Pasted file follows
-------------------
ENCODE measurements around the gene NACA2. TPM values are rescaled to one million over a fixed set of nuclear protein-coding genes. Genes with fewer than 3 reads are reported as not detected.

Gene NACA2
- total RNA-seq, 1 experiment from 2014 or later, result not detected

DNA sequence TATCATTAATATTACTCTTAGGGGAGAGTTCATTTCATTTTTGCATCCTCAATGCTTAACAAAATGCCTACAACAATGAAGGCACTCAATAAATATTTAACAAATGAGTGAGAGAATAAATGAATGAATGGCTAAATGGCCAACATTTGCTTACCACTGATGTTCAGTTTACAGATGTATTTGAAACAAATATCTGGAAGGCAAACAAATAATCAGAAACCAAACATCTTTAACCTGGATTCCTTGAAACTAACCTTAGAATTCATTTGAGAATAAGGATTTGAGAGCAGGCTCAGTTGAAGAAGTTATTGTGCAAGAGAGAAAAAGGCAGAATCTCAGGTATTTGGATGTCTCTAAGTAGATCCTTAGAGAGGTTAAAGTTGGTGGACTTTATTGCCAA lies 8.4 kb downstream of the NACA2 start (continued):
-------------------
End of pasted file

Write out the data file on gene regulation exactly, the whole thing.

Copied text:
ENCODE measurements around the gene NACA2. TPM values are rescaled to one million over a fixed set of nuclear protein-coding genes. Genes with fewer than 3 reads are reported as not detected.

Gene NACA2
- total RNA-seq, 1 experiment from 2014 or later, result not detected

DNA sequence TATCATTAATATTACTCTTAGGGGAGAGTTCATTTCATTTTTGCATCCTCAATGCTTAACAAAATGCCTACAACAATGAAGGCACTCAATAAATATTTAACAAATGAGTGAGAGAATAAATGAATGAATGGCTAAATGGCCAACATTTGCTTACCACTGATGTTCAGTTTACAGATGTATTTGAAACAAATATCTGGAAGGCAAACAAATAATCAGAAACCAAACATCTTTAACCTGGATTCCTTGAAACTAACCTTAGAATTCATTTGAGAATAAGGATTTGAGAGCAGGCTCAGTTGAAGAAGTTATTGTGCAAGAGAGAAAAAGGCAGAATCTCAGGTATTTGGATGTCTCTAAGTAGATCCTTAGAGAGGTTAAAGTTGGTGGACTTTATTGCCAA lies 8.4 kb downstream of the NACA2 start (continued):